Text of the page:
Mexico accuses Zara, Anthropologie and Patowl of cultural appropriation

30/05/2021

The Mexican government presided over by Andrés Manuel López Obrador, has demanded explanations from clothing brands Zara and U.S. brands Anthropologie and Patowl for using cultural elements of indigenous peoples in their collections, alleging "cultural misappropriation", the Ministry of Culture reported on Friday.

The institution sent letters to the three companies calling on them to publicly clarify "on what grounds a collective property" belonging to several indigenous peoples of the southern state of Oaxaca is being privatized, and to indicate which "benefits will be retributed to the creative communities".

"This is a principle of ethical consideration that, locally and globally" obliges to call attention to and discuss "an issue that cannot be postponed, such as protecting the rights of native peoples who have historically been made invisible", state the letters, dated May 13 and signed by the Secretary of Culture, Alejandra Frausto.

In the case of Zara, owned by the Inditex group, the complaint refers to the so-called Midi dress with a belt that takes elements from the Mixtec culture, specifically from the huipiles made in the Oaxacan municipality of San Juan Colorado.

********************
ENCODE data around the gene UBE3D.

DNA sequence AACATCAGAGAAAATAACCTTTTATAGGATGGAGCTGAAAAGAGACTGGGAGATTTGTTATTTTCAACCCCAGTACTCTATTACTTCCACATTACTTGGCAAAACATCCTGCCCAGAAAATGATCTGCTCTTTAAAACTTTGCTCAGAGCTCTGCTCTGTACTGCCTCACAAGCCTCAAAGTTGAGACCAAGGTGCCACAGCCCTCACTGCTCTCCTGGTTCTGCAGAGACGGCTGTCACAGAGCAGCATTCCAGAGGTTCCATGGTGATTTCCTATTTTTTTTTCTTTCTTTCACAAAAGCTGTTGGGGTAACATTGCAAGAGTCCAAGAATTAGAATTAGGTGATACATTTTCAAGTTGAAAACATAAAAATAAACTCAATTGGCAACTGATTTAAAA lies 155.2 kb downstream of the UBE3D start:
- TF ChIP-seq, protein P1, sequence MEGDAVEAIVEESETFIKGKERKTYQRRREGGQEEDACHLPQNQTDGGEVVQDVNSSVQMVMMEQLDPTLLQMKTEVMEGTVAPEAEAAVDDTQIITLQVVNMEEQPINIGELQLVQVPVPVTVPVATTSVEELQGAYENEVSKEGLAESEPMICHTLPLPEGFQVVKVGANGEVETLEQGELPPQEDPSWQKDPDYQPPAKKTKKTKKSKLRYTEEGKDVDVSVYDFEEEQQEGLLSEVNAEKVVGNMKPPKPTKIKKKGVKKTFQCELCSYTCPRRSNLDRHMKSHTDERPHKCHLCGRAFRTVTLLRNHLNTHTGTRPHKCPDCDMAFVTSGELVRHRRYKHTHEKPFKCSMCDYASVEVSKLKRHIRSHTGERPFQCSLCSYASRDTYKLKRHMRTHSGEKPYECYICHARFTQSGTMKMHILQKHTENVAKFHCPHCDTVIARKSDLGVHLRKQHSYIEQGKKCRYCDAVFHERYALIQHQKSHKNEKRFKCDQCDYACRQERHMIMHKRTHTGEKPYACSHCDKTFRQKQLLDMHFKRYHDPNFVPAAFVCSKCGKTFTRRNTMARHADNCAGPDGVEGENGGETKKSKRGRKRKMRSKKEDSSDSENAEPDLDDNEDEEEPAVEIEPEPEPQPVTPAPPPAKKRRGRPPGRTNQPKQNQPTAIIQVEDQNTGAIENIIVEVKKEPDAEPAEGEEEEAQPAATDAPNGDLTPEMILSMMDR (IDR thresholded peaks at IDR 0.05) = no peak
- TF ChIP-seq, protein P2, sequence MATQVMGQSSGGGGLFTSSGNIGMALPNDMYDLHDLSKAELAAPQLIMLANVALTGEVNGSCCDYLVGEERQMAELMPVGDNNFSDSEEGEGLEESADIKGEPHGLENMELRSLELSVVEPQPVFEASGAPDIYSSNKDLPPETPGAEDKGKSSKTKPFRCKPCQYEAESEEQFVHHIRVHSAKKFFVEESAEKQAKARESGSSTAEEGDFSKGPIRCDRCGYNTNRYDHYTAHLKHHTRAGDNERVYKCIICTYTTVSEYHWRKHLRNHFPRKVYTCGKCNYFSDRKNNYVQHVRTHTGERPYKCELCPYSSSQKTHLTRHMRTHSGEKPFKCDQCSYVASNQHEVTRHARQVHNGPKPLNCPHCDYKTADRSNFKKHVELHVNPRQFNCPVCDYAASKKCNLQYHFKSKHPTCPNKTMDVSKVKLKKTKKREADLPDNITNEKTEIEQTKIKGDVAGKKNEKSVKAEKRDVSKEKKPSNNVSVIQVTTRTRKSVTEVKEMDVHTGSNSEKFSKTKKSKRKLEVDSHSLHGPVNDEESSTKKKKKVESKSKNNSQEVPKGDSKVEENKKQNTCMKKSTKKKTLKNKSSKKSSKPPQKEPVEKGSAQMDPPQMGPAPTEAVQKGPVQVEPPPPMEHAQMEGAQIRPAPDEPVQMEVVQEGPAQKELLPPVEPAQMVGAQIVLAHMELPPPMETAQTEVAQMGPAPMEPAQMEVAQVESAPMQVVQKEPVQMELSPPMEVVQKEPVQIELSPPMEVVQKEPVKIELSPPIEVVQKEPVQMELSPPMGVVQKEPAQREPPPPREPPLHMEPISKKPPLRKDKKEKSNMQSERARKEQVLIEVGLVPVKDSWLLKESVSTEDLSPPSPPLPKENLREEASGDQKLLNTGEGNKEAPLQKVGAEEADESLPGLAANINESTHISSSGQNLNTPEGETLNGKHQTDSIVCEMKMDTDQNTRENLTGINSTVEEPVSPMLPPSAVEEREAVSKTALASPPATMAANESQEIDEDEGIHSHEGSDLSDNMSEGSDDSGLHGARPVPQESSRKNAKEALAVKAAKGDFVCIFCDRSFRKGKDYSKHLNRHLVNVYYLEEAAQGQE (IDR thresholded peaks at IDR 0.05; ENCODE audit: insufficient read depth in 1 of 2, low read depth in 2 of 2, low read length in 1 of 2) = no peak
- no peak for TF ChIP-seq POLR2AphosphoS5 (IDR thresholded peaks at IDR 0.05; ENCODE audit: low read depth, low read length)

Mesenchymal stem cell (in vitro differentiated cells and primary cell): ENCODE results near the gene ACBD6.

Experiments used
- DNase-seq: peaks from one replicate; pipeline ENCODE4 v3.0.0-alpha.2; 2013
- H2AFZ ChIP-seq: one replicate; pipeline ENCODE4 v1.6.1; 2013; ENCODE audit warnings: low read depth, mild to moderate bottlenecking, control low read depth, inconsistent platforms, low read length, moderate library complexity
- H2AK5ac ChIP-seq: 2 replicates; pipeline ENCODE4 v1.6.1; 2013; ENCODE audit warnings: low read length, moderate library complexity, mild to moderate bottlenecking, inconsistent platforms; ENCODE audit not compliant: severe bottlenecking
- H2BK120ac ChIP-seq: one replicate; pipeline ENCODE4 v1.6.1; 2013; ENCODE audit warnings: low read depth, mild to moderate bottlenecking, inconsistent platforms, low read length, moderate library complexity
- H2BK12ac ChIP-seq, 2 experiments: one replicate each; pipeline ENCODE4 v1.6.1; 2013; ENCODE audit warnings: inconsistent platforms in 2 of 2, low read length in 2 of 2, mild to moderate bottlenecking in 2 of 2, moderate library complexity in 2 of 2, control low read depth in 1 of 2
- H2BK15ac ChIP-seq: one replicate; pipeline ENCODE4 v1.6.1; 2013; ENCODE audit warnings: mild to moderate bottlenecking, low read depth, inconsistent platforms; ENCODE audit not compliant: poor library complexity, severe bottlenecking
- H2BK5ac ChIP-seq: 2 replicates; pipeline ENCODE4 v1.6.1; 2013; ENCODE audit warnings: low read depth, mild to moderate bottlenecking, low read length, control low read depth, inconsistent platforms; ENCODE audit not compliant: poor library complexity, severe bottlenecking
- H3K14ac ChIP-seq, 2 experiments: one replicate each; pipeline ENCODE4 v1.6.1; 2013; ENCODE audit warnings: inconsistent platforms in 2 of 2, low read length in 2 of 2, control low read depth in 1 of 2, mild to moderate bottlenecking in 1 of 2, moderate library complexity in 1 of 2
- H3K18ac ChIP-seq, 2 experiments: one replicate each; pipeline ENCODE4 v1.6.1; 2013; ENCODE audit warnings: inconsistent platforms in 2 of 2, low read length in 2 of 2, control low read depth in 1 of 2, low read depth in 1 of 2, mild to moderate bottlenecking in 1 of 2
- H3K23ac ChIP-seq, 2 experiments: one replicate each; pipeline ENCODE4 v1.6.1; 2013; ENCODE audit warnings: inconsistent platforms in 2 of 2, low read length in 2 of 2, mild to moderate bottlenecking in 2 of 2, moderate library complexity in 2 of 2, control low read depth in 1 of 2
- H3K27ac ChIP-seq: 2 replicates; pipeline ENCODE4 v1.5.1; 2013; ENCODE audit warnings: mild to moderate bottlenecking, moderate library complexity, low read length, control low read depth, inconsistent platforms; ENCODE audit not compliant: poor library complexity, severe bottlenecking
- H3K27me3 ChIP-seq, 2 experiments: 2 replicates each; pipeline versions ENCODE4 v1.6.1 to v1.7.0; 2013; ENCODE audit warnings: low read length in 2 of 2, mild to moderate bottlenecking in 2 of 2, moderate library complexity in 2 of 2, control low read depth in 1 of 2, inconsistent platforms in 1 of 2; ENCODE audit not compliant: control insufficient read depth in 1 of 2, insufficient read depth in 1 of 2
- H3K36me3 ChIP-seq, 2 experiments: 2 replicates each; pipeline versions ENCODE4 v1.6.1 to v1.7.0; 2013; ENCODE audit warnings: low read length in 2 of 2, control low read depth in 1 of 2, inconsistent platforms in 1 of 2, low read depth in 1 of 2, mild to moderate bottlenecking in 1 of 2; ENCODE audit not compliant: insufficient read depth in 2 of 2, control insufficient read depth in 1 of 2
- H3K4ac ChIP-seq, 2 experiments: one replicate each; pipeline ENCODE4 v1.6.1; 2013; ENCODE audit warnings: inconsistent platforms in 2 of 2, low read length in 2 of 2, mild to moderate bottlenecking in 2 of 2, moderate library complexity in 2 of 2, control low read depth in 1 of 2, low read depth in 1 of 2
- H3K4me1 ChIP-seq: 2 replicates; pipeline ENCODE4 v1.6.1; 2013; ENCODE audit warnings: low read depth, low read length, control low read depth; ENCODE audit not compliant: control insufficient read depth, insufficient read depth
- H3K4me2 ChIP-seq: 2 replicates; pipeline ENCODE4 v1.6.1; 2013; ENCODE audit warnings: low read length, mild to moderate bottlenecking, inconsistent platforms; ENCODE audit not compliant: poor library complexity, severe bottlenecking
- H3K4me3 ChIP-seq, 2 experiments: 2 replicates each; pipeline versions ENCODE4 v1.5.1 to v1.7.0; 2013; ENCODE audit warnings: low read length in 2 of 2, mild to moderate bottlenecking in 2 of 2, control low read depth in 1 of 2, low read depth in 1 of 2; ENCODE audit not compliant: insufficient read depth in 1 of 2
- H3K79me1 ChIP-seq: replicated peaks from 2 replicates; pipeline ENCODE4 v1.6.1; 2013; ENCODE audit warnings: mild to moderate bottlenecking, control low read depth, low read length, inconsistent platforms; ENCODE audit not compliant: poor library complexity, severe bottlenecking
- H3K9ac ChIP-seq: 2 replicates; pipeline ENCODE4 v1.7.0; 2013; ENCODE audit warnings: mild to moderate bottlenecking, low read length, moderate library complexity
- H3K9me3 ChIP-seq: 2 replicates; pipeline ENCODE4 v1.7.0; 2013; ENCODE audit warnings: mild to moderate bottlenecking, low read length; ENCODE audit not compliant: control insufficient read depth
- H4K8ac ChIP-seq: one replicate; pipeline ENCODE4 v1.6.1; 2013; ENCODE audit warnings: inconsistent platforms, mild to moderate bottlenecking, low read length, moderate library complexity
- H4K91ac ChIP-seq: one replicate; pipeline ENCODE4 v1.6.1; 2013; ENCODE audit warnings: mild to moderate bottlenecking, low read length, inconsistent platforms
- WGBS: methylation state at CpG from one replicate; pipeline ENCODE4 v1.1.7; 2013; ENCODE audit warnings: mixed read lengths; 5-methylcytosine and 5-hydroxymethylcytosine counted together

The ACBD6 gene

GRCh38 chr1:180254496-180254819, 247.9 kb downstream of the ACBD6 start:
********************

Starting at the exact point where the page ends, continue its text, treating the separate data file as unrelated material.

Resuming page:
Zara - cultural appropriation. Image: Ministry of Culture
Zara - cultural appropriation. Image: Ministry of Culture

With Anthropologie, the garment accused of impropriety is the Marka embroidered shorts, which contain distinctive details of the culture and identity of the Mixe people of Santa María Tlahuitoltepec.

Anthropologie - cultural appropriation. Image: Ministry of Culture
Anthropologie - cultural appropriation. Image: Ministry of Culture

Patowl, on the other hand, made several printed T-shirts from its Tops collection, making "a faithful copy" of the traditional clothing of the Zapotec people of the community of San Antonino Castillo Velasco, according to the secretariat.

Patowl - cultural appropriation. Image: Ministry of Culture
Patowl - cultural appropriation. Image: Ministry of Culture

In the letters, Frausto invites the brands to work respectfully with the communities without undermining "the identity and economy of the people" and with adherence to a "fair trade" that treats indigenous creators, entrepreneurs, and designers equally. In November last year, Mexico raised the same claim to French fashion designer Isabel Marant, who later offered apologies to the country's government and an indigenous community in Michoacán (west).

In 2019, the office of Culture also claimed to the firm of Carolina Herrera, a Venezuelan designer based in the United States, to have replicated colorful embroidery typical of the community of Tenango (center). Rapsodia and the Spanish company Mango have also been accused of appropriating designs from Mexico, which has 56 ethnic groups and an important wealth of handicrafts, including textiles and embroidery.

By Mexicanist